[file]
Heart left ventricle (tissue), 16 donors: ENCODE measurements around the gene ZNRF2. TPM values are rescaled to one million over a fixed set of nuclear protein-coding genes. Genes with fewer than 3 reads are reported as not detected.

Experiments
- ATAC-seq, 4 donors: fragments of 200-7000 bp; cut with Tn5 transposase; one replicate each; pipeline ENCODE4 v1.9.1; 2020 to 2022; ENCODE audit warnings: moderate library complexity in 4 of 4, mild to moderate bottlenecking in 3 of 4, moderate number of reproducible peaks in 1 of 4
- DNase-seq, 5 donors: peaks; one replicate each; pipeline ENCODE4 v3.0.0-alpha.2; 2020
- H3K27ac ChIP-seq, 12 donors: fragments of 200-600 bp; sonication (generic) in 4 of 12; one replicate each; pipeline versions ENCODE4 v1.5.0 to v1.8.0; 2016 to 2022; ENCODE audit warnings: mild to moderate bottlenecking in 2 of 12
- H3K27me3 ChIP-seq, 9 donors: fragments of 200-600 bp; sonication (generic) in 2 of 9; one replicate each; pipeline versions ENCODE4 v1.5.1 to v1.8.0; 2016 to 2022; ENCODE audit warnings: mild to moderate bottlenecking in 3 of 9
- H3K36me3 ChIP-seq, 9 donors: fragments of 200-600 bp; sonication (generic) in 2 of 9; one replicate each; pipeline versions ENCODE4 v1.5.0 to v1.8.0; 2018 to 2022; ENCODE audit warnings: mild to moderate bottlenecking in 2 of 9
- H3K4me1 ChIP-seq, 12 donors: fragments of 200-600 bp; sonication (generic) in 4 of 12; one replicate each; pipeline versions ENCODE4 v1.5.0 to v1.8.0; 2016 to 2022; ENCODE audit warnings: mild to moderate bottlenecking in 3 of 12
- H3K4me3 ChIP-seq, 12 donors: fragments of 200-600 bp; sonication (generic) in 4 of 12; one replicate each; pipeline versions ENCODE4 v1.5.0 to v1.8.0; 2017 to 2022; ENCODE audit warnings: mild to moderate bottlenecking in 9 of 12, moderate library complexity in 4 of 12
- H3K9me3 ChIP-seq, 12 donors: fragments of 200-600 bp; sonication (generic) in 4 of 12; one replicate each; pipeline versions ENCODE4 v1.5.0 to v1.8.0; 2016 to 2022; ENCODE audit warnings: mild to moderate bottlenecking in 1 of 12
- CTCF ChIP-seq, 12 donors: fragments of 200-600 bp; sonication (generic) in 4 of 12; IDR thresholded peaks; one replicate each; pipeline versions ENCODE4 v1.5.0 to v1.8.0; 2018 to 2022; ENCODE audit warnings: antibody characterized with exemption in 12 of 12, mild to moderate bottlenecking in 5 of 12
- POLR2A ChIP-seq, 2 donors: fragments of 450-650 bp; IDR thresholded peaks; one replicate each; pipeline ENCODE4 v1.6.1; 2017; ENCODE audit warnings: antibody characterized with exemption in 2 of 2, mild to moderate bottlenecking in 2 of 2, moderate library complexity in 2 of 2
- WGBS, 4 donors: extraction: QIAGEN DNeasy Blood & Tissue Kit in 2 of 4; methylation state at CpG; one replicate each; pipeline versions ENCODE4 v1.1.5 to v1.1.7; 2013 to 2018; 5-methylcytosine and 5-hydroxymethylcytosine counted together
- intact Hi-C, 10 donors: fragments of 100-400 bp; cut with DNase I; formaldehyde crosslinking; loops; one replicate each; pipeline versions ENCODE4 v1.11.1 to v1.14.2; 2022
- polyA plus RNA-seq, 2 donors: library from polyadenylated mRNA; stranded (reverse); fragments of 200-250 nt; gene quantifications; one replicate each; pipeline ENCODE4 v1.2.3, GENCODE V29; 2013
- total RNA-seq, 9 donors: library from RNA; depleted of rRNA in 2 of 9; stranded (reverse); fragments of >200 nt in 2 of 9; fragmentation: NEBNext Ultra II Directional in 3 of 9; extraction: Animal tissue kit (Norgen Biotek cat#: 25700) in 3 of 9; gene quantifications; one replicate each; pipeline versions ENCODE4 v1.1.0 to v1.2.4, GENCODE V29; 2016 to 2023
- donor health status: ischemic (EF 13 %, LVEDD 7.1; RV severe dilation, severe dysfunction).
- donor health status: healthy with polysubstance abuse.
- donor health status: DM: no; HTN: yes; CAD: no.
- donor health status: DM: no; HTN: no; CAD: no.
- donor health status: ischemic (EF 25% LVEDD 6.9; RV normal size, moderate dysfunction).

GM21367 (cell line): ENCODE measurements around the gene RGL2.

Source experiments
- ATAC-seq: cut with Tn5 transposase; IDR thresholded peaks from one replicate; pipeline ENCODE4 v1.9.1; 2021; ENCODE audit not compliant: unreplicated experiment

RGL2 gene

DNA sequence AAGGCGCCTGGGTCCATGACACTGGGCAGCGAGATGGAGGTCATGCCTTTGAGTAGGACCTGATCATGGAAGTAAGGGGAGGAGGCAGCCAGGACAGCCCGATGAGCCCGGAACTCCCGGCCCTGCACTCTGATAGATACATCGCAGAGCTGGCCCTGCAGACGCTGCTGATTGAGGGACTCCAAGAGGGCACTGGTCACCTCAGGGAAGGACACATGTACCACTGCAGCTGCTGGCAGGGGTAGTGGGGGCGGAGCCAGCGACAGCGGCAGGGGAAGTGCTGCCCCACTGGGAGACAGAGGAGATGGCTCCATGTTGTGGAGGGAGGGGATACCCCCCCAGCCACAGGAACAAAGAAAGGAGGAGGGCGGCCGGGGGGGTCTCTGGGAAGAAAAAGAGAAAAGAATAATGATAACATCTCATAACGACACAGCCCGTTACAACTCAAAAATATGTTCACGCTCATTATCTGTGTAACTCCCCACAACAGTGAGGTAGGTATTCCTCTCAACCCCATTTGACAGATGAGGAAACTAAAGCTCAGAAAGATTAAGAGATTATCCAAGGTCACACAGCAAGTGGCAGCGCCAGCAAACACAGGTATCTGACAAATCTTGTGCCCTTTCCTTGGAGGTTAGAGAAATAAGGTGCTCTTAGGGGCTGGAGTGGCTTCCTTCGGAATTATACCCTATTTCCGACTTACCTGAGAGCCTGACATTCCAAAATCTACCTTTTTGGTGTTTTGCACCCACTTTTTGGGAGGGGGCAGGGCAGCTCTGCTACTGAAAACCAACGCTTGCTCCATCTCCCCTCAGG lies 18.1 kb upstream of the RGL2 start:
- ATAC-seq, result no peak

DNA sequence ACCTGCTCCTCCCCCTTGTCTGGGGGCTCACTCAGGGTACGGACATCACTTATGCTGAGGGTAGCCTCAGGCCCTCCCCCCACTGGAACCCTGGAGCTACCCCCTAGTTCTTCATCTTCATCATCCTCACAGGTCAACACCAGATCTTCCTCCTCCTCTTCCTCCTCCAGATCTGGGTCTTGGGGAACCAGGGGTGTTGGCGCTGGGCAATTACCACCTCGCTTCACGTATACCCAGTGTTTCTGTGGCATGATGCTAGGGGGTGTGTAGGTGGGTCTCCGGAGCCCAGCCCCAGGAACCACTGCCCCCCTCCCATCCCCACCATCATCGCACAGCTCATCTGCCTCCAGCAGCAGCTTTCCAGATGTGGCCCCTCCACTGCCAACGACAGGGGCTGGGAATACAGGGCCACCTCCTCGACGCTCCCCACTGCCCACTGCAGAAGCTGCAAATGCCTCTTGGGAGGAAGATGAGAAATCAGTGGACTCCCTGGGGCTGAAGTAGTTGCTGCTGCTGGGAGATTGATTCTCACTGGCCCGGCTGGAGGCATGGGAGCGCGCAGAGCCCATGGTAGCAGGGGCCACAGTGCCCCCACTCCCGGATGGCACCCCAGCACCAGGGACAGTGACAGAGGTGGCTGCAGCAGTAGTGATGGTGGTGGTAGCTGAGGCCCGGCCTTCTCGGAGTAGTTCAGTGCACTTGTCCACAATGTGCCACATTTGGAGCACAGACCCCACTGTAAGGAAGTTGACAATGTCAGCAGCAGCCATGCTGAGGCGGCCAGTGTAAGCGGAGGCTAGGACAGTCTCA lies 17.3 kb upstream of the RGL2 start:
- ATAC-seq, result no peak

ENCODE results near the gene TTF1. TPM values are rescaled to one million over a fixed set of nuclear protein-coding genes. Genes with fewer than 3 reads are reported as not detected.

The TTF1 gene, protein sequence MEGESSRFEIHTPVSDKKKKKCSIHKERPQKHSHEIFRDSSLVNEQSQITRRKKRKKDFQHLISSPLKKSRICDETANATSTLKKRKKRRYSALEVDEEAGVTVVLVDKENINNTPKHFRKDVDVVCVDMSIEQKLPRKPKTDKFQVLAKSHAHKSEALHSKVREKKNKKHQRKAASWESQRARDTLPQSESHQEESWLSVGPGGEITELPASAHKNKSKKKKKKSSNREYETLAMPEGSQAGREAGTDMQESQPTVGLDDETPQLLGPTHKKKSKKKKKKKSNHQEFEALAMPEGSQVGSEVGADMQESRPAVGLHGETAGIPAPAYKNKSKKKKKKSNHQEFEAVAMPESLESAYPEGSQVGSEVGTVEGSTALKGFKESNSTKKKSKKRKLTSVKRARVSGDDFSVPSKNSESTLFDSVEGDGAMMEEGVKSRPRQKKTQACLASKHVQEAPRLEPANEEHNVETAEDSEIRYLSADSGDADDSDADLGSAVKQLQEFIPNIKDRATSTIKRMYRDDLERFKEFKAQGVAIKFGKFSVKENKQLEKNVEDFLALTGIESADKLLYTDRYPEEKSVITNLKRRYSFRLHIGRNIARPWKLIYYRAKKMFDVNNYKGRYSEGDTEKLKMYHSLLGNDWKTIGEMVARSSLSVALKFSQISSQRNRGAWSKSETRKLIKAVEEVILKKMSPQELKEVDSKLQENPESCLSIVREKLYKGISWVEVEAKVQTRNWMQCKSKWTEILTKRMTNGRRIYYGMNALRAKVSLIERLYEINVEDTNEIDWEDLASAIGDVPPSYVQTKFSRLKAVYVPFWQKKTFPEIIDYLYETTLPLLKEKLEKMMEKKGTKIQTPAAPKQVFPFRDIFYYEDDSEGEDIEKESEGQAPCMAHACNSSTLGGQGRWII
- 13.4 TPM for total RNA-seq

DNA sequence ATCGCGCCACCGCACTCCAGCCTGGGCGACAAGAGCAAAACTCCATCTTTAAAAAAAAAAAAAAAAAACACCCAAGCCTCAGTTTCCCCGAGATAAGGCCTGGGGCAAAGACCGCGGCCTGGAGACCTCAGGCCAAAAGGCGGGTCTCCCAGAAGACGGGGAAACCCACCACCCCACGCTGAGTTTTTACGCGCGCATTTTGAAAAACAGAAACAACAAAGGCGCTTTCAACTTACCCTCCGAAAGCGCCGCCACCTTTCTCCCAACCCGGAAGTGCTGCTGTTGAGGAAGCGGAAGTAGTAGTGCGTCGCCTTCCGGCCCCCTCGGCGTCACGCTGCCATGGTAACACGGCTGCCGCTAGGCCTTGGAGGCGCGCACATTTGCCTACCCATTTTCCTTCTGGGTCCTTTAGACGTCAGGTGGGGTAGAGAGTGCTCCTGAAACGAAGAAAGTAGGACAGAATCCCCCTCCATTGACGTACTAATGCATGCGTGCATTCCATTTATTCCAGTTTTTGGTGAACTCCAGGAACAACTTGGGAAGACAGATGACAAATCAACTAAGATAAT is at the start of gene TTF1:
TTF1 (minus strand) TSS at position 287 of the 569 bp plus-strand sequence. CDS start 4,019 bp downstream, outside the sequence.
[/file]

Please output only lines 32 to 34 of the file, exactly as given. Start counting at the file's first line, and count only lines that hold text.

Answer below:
- 13.4 TPM for total RNA-seq

DNA sequence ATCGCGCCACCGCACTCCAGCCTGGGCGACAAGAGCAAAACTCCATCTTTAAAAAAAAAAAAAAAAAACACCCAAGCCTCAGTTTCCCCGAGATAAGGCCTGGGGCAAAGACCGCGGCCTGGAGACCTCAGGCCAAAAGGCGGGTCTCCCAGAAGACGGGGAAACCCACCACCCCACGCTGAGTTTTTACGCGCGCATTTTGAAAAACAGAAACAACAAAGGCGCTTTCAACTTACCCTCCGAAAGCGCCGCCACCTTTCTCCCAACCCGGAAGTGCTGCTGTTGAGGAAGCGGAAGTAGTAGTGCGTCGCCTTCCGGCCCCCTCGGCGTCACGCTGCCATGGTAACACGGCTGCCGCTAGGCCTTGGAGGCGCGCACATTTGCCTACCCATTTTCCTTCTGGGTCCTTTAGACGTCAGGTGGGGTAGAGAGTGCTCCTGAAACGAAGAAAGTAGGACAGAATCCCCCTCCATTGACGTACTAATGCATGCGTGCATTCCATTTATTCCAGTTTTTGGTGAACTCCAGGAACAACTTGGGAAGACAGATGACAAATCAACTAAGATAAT is at the start of gene TTF1:
TTF1 (minus strand) TSS at position 287 of the 569 bp plus-strand sequence. CDS start 4,019 bp downstream, outside the sequence.